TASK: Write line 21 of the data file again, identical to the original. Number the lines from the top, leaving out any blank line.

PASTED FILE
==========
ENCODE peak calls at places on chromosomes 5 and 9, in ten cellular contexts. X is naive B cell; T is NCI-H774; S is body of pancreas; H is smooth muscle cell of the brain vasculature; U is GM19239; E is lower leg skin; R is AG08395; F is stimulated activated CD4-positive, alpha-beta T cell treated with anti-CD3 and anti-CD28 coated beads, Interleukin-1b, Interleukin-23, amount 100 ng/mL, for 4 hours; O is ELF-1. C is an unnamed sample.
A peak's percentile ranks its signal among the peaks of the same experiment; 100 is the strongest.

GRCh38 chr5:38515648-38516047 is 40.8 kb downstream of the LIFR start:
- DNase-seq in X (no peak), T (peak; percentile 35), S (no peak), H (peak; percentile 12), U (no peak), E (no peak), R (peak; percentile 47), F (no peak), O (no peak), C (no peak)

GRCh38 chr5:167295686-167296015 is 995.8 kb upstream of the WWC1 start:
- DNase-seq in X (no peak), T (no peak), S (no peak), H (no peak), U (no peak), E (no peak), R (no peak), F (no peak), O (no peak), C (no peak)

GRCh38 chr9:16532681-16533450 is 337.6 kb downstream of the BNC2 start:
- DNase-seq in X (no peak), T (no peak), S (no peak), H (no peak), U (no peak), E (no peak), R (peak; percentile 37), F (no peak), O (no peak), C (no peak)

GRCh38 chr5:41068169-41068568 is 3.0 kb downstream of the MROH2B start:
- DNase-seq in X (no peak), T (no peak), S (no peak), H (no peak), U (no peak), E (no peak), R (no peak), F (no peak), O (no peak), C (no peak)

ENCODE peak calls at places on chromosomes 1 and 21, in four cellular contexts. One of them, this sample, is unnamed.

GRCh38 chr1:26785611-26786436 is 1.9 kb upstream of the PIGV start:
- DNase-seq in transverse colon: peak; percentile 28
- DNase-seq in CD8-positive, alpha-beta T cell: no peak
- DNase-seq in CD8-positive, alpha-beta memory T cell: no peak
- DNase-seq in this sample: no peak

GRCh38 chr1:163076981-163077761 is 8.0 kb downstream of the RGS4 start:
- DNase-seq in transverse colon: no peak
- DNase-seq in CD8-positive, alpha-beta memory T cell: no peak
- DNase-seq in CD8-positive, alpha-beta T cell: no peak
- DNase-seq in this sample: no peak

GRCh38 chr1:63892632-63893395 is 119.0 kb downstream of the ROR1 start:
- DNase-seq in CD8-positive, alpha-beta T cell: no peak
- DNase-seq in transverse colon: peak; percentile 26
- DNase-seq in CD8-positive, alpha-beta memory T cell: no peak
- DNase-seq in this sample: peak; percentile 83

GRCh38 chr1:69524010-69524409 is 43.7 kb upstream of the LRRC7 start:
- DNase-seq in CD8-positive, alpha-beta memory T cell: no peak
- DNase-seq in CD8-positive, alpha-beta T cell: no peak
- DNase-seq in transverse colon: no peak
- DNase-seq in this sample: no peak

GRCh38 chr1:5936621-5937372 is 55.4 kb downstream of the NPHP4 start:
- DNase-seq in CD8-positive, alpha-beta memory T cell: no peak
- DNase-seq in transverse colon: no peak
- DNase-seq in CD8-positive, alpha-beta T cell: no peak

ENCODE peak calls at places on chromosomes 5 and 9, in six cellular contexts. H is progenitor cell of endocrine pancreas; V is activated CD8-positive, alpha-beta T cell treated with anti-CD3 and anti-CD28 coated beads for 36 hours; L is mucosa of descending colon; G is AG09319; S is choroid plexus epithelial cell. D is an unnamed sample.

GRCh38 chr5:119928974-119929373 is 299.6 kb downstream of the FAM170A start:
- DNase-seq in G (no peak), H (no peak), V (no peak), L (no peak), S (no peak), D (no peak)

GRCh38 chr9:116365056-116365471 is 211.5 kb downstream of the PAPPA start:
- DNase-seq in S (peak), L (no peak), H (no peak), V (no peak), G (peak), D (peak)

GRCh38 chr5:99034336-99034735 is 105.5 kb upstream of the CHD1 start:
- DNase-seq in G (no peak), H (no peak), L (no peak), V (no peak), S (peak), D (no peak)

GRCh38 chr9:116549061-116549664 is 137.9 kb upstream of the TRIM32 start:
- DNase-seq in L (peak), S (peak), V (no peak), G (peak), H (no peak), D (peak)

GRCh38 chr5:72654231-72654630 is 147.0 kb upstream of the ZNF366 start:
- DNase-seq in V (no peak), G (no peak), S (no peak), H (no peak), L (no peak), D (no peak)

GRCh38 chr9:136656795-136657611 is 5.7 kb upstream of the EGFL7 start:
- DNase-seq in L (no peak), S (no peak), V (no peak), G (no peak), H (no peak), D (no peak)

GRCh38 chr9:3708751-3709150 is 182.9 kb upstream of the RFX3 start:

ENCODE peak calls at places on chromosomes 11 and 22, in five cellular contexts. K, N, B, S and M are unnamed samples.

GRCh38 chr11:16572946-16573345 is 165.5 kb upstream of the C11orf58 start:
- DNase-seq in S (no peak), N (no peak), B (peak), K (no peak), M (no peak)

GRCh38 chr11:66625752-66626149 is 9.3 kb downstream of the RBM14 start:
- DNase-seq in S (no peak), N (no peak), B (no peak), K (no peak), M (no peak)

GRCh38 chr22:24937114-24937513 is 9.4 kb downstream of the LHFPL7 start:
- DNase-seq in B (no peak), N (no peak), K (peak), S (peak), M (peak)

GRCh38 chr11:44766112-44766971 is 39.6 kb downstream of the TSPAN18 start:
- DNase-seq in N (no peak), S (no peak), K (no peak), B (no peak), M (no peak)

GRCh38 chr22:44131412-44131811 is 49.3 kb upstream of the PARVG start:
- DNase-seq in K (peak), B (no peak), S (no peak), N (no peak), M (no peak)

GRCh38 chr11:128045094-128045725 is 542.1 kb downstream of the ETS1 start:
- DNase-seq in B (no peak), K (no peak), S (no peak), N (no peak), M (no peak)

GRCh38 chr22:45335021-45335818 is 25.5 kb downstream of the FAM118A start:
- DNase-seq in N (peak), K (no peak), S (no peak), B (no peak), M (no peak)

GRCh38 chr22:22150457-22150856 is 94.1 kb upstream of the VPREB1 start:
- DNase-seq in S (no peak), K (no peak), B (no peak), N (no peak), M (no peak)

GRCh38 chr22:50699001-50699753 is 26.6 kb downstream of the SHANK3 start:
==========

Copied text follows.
- DNase-seq in this sample: no peak